Monday, August 8, 2016


We want to feel that we are important and even great. Evidence of this is all around us. For example, a new discussion group has advertised:

·       Are you a lefty? Do you live in New York? Then you're in the right place, because we're a group of left-handed people in New York City! Left-handed people are known for being creative, intelligent, and imaginative. You and I are in great company: David Bowie, Friedrich Nietzsche, Vincent van Gogh, and many other great minds are lefties. If you're looking to meet other lefties for stimulating conversation...

It is rare to find a Westerner who would be troubled by an advertisement using the desire for greatness as a hook. Why not? Our pursuit of greatness or self-worth is regarded as an acceptable goal.

However, Jesus reserved His praise for those who didn’t believe that they were worthy or great. Amazingly, a Roman commander confessed to Jesus that he was not worthy that Jesus should come to his home to heal his servant. In his humility, the commander understood that it was enough for Jesus to simply pronounce the word, and his servant would be healed.

However, if anyone should have felt worthy, it was the Roman commander. After all, he was a Roman – a member of a great empire that had conquered most of the known world. Besides, this commander had shown the necessary character and valor to rise above others.

Did he have a low self-esteem problem? Jesus didn’t think so:

·       When Jesus heard this, he marveled and said to those who followed him, “Truly, I tell you, with no one in Israel have I found such faith. (Matthew 8:10; ESV)

What did Jesus see in this man? He saw a man who was not filled with conceit, with pretentions of his own importance, worthiness, and greatness. The commander was a man who knew who he was and accepted himself as unworthy. As such, he knew that Jesus was worthy.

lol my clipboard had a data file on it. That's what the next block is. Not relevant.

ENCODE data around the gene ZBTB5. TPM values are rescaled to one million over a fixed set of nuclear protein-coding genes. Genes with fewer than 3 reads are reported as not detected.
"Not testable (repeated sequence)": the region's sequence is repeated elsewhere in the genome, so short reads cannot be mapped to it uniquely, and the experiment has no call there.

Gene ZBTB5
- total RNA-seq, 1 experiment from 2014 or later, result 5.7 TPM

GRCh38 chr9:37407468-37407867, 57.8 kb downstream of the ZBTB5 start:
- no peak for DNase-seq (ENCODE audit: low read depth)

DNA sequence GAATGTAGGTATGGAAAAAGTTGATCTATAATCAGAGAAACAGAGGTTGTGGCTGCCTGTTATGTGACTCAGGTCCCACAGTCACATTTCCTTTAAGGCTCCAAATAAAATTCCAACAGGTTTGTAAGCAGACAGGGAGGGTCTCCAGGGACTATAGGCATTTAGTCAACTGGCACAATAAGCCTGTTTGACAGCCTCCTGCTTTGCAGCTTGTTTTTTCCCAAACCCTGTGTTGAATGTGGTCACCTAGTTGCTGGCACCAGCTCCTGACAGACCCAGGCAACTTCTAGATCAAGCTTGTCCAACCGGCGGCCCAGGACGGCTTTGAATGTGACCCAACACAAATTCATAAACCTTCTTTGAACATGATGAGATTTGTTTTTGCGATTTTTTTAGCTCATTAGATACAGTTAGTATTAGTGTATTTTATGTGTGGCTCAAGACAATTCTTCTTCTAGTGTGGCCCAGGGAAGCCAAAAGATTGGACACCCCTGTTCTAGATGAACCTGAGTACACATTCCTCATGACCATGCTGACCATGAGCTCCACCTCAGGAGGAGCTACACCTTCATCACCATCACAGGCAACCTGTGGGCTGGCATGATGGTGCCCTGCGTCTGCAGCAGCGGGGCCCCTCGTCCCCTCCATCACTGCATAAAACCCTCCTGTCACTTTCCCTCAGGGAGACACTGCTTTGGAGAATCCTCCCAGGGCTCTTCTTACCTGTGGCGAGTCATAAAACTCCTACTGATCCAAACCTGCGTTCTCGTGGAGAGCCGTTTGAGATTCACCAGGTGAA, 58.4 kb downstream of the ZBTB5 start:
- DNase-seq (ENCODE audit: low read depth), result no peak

In contrast, we are desperate to prove to the world and to ourselves that we are worthy. We have pride parades and assemblies of various kinds to prove that we and our group are worthy.

Jesus commended the faith (and wisdom) of only one other – again, a Gentile. As an object lesson for His proud disciples, He initially denied a mother’s request that Jesus cast a demon out of her afflicted daughter:

·       He answered, “I was sent only to the lost sheep of the house of Israel.” But she came and knelt before him, saying, “Lord, help me.” And he answered, “It is not right to take the children’s bread and throw it to the dogs.” (Matthew 15:24-26)

These words reflected the arrogant worldview of His disciples, who believed that only Jews could be saved. They thought that the Gentiles were dogs, and they didn’t want anything to do with them. They must have been troubled that Jesus had taken them on a tour of Gentile Phoenicia. They must also have been relieved when Jesus had answered this Gentile in a way that affirmed their ethnic worth and superiority.

However, Jesus abruptly turned the table on them:

·       She said, “Yes, Lord, yet even the dogs eat the crumbs that fall from their masters’ table.” Then Jesus answered her, “O woman, great is your faith! Be it done for you as you desire.” And her daughter was healed instantly. (Matthew 15:27-28)

She proved that she was just as worthy of the mercy of Jesus as were His disciples. But what made her worthy? The recognition of her unworthiness and need for the Savior.

Meanwhile, we are trying to climb the ladder of success and recognition in order to establish our own worth and superiority. Either we celebrate our success, ethnicity, or our race. We celebrate our genealogies and the contributions of our ancestors, attempting to ride on their worthiness-coattails.

However, these forms of celebration cut us off from the mercy of God and, in the long run, are quite costly. They harden and make us arrogant. Jesus told a parable about religious leaders who: